Hal Holbrook

Promised Land is a small movie that tackles a big subject

Promised Land #2


Promised Land is a small movie currently in limited release that should get more publicity than it has. It is about the controversial topic of hydraulic fracturing or “fracking” as it is commonly called.

Promised Land written by Matt Damon and John Krasinski (of The Office) also stars these two men who oppose each other in the battle for or against fracking in a small Pennsylvania town. Matt Damon as Steve Butler and his partner Frances McDormand as Sue Thomason are sales reps for Global Crosspower Solutions, an energy company specializing in retrieving natural gas through the controversial method of fracking. They convince the farmers to sign over the drilling rights in this small depressed farm town by promising them they will be millionaires. All they have to do is sign on the dotted line.

Damon, the smooth operator dressed down in jeans and flannel shirt, feels this will be a quick job and they will be out of the town in a few days when the town decides to put the decision up to a vote. This decision is encouraged by the town’s local high school science teacher (played by Hal Holbrook) who is also an internationally renowned geologist. He brings up the question of the safety of fracking causing the town’s people who have already signed to rethink their decision.

To further muddy the picture for Global’s reps (Damon and McDormand) Dustin Noble (Krasinski) as a grassroots environmentalist comes to town. He tells the people how his family’s dairy farm cows all died due to Global’s fracking.

As expected, tensions mount building up to the big vote. At this point the plot takes a twist that blind sides everyone.

This is an excellent movie that examines the pros, cons, and dangers of natural gas retrieval through hydraulic fracturing without being preachy. Anyone who has followed this blog knows I have cautioned about the dangers of fracking and have written against it in the past. In some ways I wish the movie were more forceful about the dangers of fracking but it does point out one problem I have been fearful of from the beginning. That is, I have been afraid government, business, and struggling families may be too eager to jump on the bandwagon without considering the consequences. Can we trust these gas companies when billions of dollars are at stake? Will we sacrifice our environment, safe drinking water, and our health for more energy?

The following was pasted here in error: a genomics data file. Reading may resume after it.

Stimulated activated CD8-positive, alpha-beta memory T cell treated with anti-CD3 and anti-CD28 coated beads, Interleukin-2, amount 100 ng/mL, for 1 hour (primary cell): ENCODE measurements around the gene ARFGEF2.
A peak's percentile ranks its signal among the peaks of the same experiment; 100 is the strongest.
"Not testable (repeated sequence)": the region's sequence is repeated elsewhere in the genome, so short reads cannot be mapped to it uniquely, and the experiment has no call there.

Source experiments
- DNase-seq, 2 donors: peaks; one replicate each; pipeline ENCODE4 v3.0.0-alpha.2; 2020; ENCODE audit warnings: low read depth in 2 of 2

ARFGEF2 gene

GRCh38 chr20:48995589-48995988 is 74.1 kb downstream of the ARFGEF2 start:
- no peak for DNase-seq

Promised Land is an interesting movie about a very hot topic. It has an excellent cast and is well written and acted. Hal Holbrook gives a forceful and touching performance, Matt Damon and John Krasinski are great playing against each not only for the loyalty of the town but also for the same girl, and Fances McDormand enlivens the movie with her usual quirkiness.

This is a must-see movie if you are concerned about our environment or want to know more about fracking.

I give Promised Land a B+.


NOTE–here are links to previous posts regarding fracking.



























MOVIE REVIEW: Water for Elephants

Cover of "Water for Elephants: A Novel"

Cover of Water for Elephants: A Novel

As a young child in the 50’s I remember my grandfather waking me early one morning and taking me to the circus. What we saw was something that is forever stamped in my memory. It was something few people have had the opportunity to experience—I saw the circus tent go up!

As I stood on a hill clutching my grandfather’s hand I saw the elephants unload the circus train. The men spread the huge canvas on the ground and the elephants were placed in opposite corners; then, on command, they began pulling outward and the tent rose like magic in the middle of a hot and dusty field.

I am happy to say Water for Elephants recreates that magic. The nostalgic atmosphere of the movie took me back to that day. As the men on screen work to erect the tent and corral the animals, I could almost feel the hot sun on my back and taste the sweat on my lips. The portrayal of the circus and the behind the scenes activity is quite authentic—If I can trust the memory of a small child.

Robert Pattinson does a superb job portraying a young, confused veterinarian student forced to drop out of school due to the sudden death of his parents in a car accident. He has such an on-screen charisma that I predict he has a great future ahead of him. Reese Witherspoon, as always, is beguiling; however I feel there could have been a stronger tension created between her character and Pattinson’s. Once again Christoph Waltz portrays pure evil as well as he did in his award-winning performance in Inglorious Bastards. He keeps you wondering if he is truly insane or just delights in watching people squirm while ruining their lives. You sense the devil simmering just underneath his skin. It is also a treat to see veteran actor Hal Holbrook.

As in any circus there is a variety of off-beat characters. Thankfully, we have the opportunity to witness their humanness as they play practical jokes to relieve the tensions and monotony of constant travel and uncertain gate receipts. For animal lovers like myself there is the usual assortment lions and tigers, zebras and horses, and Rosey the Elephant. Here we see the darker side of circus life and the treatment of the animals. Hint, how do you think the lions are fed after an animal dies? Some of the scenes are disturbing but they portray the facts of life and death.

But the bright and shining star of the show and the movie is Rosey the Elephant. We discover it is true elephants are very intelligent animals. I don’t want to give anything away but the true hero of the movie is Rosey.

Water for Elephants is the first award worthy movie of the year. I give it an A.